European Commission president Jose Manuel Barroso stressed the need for a new
global pact to stem global warming after visiting a Greenland glacier that has
become a symbol of climate change.
"We must do something. The situation is very dramatic," Barroso told Danish news
agency Ritzau after a boat trip late Sunday along the west coast of the giant
Invited by Danish and Greenlandic leaders, Barroso surveyed the Sermeq Kujalleq
glacier, a U.N. heritage site, which has thinned in recent years in one of the
most glaring signs of global warming.
Scientists worry that the melting Greenland ice sheet will cause the global sea
level to rise, with potentially disastrous effects on low-lying areas.
The EU leader told Denmark's TV2 that a new climate treaty with binding targets
on emissions cuts was "one of the most important priorities, if not the most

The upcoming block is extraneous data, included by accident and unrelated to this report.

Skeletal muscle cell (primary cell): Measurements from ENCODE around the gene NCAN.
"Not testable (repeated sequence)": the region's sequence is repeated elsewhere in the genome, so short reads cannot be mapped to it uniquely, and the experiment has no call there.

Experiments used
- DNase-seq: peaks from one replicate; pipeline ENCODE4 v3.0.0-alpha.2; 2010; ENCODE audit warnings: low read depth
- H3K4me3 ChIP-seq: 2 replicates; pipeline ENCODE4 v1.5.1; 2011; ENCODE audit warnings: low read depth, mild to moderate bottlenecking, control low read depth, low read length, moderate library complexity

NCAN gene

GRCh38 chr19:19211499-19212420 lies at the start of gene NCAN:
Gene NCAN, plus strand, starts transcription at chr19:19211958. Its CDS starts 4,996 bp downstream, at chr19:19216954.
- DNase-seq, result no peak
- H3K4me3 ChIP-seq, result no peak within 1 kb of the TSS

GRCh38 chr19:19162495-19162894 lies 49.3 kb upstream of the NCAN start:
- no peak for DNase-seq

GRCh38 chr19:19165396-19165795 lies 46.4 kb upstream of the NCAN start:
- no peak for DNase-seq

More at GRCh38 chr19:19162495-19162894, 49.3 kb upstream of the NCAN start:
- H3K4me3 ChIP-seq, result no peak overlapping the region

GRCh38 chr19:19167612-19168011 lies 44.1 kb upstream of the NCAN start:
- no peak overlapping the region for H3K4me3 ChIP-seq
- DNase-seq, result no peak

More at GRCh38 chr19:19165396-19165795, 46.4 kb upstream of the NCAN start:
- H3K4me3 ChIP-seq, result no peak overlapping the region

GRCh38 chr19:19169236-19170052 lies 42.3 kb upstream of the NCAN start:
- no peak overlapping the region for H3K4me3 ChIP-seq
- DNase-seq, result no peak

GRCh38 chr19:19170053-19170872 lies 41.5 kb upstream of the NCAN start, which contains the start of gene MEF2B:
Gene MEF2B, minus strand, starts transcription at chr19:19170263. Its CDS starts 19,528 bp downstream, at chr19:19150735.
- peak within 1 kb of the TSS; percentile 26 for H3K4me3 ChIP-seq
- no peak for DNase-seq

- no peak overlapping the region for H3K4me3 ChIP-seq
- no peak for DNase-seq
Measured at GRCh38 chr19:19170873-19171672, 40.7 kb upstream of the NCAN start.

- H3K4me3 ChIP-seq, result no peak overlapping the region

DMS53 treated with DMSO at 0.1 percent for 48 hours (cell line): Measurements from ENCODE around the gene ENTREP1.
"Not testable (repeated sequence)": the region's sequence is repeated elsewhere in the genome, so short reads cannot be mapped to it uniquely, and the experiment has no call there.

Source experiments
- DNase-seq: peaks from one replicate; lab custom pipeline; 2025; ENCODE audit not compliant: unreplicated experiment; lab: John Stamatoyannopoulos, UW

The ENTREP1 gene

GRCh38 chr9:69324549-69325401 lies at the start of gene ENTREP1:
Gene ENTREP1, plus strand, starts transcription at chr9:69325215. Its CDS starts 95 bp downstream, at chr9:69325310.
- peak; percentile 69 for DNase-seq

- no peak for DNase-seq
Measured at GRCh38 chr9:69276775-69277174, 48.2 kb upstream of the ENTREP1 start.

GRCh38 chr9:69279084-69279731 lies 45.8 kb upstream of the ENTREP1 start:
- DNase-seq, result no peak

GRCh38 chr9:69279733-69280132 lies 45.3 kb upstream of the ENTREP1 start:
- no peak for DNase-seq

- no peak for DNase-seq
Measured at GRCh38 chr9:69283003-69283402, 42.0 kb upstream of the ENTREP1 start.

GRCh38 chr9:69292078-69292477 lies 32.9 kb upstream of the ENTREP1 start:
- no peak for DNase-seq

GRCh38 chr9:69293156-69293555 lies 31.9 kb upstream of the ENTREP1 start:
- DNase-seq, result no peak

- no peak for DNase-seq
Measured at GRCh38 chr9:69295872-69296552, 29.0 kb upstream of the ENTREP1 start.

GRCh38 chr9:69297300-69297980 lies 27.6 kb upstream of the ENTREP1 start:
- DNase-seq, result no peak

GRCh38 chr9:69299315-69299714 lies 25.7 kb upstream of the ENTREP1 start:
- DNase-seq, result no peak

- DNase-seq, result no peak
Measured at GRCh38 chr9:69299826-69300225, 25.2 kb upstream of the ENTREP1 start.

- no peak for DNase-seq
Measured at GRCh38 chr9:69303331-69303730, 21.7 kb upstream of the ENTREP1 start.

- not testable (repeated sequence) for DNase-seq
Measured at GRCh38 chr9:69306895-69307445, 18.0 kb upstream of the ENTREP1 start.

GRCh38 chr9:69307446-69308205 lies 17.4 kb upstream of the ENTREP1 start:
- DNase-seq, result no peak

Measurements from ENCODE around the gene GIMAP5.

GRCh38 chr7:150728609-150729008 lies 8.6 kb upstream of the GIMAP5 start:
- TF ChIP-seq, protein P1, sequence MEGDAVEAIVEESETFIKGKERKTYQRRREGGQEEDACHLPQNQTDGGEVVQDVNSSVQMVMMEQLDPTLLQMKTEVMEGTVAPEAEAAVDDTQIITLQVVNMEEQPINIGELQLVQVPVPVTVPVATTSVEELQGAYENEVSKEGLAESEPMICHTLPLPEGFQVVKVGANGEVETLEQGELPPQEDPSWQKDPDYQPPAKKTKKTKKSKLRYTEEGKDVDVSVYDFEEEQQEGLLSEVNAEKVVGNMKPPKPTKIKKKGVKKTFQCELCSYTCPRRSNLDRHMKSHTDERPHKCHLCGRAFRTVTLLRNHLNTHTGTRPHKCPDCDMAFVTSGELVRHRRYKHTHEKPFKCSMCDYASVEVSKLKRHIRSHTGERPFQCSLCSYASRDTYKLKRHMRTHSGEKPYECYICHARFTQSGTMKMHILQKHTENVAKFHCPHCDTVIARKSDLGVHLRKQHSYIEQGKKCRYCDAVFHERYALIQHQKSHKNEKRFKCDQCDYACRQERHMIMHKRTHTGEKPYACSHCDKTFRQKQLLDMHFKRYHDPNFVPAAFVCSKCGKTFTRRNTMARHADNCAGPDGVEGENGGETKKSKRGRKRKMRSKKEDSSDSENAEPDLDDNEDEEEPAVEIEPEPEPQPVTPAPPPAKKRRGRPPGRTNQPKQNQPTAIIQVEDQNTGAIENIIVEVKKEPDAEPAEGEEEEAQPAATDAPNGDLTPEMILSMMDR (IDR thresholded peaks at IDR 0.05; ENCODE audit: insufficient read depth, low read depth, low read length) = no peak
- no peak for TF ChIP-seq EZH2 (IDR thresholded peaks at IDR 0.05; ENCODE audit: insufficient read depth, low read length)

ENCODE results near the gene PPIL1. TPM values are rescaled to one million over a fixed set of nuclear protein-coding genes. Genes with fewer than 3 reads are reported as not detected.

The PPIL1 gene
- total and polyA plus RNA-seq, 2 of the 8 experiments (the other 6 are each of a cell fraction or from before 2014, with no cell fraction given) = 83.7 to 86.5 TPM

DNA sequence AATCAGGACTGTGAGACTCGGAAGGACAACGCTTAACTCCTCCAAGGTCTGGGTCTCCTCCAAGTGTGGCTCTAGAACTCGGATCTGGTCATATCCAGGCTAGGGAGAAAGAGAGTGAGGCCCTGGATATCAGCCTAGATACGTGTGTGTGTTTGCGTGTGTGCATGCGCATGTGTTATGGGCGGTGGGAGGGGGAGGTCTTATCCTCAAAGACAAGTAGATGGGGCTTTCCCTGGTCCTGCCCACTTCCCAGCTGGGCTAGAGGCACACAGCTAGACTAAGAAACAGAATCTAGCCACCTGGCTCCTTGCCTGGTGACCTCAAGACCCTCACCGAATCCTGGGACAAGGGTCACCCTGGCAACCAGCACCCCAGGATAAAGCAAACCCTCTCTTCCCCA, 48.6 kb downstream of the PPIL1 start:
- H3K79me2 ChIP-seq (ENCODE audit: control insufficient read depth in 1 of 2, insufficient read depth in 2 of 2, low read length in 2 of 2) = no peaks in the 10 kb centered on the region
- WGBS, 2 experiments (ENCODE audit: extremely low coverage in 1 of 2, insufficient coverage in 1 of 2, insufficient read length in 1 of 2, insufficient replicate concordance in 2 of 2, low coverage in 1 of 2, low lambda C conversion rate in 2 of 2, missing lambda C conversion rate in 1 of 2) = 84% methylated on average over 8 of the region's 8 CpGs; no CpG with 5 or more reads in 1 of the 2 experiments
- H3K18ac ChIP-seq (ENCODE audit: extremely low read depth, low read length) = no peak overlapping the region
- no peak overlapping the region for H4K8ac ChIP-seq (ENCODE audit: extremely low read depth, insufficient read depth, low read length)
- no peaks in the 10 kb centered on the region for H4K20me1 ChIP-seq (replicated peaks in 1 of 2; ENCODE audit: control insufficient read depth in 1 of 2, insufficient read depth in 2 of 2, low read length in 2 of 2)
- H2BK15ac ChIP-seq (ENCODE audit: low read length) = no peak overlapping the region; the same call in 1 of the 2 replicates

important priority, in the 21st century."
Barroso said he hoped the main elements of a new treaty to replace the Kyoto
Protocol, which expires in 2012, could be agreed upon at a U.N. climate summit
in Bali, Indonesia, in December.
"It is evident we will not succeed without binding targets and global
commitments," Barroso told Ritzau.
Barroso's three-day trip to Greenland, a semiautonomous Danish territory, was
set to end Monday with political talks in Nuuk, the Greenland capital. He was
invited by Greenland Premier Hans Enoksen and Danish Prime Minister Anders Fogh
"Greenland today stands as the symbol of climate changes," Fogh Rasmussen told
Greenland left the EU in 1985, but has an association agreement with the